There are some really good preseason candidates, with St. John’s guard Shamorie Ponds being the preseason pick and players such as Villanova’s Eric Paschall and Marquette’s Markus Howard meriting serious discussion as well. But here’s a name that may not be discussed enough: Alpha Diallo, a 6-foot-7 guard who last season was one of the Big East’s most improved players. After averaging 5.7 points and 3.2 rebounds in just over 21 minutes per game as a freshman, Diallo averaged 13.2 points, 6.6 rebounds and 2.3 assists in just over 30 minutes per game last season. Look for him to take a significant step forward in 2018-19, with the addition of some talented freshmen and the return of Emmitt Holt helping Diallo lead a team that’s expected to contend in the Big East. (Raphielle Johnson)


Anyone that reads this space knows how I feel about Marquette this season. They are a team with unlimited potential on the offensive end of the floor — if Markus Howard isn’t the best shooter in the Big East, Sam Hauser is — that couldn’t defend the men’s league team that I play on last season. Well, it just so happens that Steve Wojciechowski brought in two transfers that should help solve some of their defensive problems in Joseph Chartouny and Ed Morrow. Chartouny provides the added bonus of being precisely the kind of point guard that will be able to get Markus Howard off the ball, where he is more effective.

Marquette is one of my favorite picks to win the national title. I may or may not already have some money invested in their eventual march in March. This isn’t even a bold take for me. It’s lukewarm. (Rob Dauster)

Markus Howard (Stacy Revere/Getty Images)


The three guilty verdicts last month in the federal government’s case of college basketball corruption didn’t resonate too much, but I just can’t help but feel like there is more here. Whether it’s cooperation or more evidence — i.e. wiretaps, or the fallout from another trial — that come to light, I think we’re going to see something significant that will make the sport rumble. (Travis Hines)


Everyone is searching for the new Loyola. After the Ramblers made a shocking run to the Final Four out of the Missouri Valley Conference last season, everyone seems to believe that another mid-major will rise and compete with the big boys once again.

A Final Four run for a mid-major isn’t a likely feat. But if I were to bet on one mid-major team having a chance, it would be Buffalo out of the MAC.

Making a national statement with a blowout win over Arizona in the first round of the NCAA tournament last season, the Bulls return most of their core group. The senior trio of guard CJ Massinburg, wing Jeremy Harris and big man Nick Perkins is back. All three could be all-league players.

Replacing point guard Wes Clark will be the major question mark for the Bulls. Thankfully for Buffalo, the roster is restocked with a recruiting class that rivals many high-major programs. Shooting guard JeeNathan Williams is a legitimate consensus four-star prospect while point guard Ronald Segu received plenty of national praise. And Buffalo has a lot of chances to pick off the big boys with its stacked non-conference schedule. Don’t be surprised if Buffalo earns some big early-season wins and vaults itself into the bubble conversation.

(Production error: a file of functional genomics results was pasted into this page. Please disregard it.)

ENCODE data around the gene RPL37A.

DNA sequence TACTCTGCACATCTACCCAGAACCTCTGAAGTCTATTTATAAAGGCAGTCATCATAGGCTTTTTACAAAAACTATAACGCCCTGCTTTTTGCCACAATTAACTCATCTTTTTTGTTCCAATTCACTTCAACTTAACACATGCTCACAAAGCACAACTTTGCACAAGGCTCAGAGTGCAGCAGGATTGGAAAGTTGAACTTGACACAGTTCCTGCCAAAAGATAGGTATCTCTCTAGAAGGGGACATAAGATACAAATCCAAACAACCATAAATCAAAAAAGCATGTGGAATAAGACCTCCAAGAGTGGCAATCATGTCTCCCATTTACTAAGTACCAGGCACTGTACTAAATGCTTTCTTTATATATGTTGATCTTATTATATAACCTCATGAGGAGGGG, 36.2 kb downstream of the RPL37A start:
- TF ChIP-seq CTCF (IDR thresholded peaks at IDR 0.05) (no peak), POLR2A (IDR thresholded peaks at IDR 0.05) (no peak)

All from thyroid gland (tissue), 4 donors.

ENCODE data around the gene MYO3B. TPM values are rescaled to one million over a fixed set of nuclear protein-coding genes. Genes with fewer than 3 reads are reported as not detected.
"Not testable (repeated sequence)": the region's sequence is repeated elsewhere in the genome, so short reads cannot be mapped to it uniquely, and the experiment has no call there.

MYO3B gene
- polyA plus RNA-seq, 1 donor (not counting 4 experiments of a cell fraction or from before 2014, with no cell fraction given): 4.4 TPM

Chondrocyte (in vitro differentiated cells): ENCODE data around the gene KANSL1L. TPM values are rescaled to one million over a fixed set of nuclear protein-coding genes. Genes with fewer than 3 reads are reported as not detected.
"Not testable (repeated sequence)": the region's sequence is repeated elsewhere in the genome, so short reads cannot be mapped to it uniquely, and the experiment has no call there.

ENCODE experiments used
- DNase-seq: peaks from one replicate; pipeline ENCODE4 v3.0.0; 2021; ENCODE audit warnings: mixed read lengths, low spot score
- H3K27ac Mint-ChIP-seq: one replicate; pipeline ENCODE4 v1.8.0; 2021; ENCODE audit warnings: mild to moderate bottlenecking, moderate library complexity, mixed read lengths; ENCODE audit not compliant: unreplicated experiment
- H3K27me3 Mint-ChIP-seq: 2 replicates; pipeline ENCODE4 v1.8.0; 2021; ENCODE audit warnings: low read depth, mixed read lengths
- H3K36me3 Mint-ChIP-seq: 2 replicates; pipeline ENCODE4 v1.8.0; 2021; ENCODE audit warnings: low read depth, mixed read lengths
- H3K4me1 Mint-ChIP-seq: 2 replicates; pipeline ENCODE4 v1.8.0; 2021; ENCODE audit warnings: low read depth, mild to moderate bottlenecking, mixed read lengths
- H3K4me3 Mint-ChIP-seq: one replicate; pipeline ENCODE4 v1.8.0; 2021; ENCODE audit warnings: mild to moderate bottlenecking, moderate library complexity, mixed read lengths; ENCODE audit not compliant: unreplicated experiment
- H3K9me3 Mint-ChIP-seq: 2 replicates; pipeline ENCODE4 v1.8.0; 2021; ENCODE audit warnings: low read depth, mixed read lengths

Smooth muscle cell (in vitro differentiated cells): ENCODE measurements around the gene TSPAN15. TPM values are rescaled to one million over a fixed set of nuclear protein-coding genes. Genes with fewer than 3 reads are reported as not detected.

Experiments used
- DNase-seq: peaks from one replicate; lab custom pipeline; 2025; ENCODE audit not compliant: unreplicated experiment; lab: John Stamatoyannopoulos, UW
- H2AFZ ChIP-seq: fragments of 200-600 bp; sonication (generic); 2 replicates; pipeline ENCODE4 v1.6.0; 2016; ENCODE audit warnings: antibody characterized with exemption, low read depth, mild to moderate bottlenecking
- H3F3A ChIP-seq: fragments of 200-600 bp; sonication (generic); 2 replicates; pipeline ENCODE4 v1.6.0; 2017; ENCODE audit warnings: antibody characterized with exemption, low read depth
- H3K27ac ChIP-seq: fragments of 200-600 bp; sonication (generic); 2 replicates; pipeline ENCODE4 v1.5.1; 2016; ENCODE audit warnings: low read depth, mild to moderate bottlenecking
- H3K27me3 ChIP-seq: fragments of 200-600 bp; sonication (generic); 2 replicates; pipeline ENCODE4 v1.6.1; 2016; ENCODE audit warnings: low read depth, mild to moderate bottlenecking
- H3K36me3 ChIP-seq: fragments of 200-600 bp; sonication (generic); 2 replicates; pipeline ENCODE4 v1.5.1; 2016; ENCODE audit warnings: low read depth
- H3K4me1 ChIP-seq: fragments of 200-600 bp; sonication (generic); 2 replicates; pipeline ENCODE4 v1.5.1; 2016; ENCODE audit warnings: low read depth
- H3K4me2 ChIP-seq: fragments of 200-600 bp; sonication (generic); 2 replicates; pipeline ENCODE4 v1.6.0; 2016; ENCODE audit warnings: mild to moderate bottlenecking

Given the fact that Saint Joseph’s lost its top two scorers from a season ago in Shavar Newkirk and James Demery, this certainly qualifies as a bold prediction. While those are two key personnel losses for the Hawks, both Lamarr “Fresh” Kimble and Charlie Brown Jr. are back after missing all of last season due to injury. In 2016-17 Kimble and Brown combined to average 28.3 points and 9.0 rebounds per game, with Kimble also dishing out 4.5 assists per game. Add those two to three returning starters, and Phil Martelli’s team is considered to be a contender in the Atlantic 10 for good reason. Among the other returnees is sophomore forward Taylor Funk, who was one of the A-10’s best newcomers last season. So I’m going “all in” on Saint Joseph’s…and with just two seniors on the roster the Hawks could be even better in 2019-20. (Raphielle Johnson)

WCC Conference Preview: Can anyone threaten Gonzaga?

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Beginning in September and running up until November 6th, the first day of the season, College Basketball Talk will be unveiling the 2018-2019 NBCSports.com college hoops preview package.

Today, we are previewing the West Coast Conference.

While the West Coast Conference can boast a national title contender in Gonzaga, the goal for the league is to see more than just one team make waves nationally.

After a run of four straight season in which at least two teams reached the NCAA tournament, the 2017-18 season was the second in the last three in which the WCC has been a one-bid league.

Turning things around in that regard will largely be the responsibility of BYU and Saint Mary’s, which comes as no surprise even with the latter having lost four starters from last season.

Gonzaga, BYU and Saint Mary’s enter the 2018-19 season as the headliners in the WCC, with San Diego and San Francisco appearing to be the teams closest to the conference’s “big three.”

And with there being a host of talented players in this league who don’t play for Gonzaga, BYU or Saint Mary’s, that should make for some fun winter nights along the west coast.

Mark Few (Ezra Shaw/Getty Images)


1. Gonzaga’s flirtation with the Mountain West prompts changes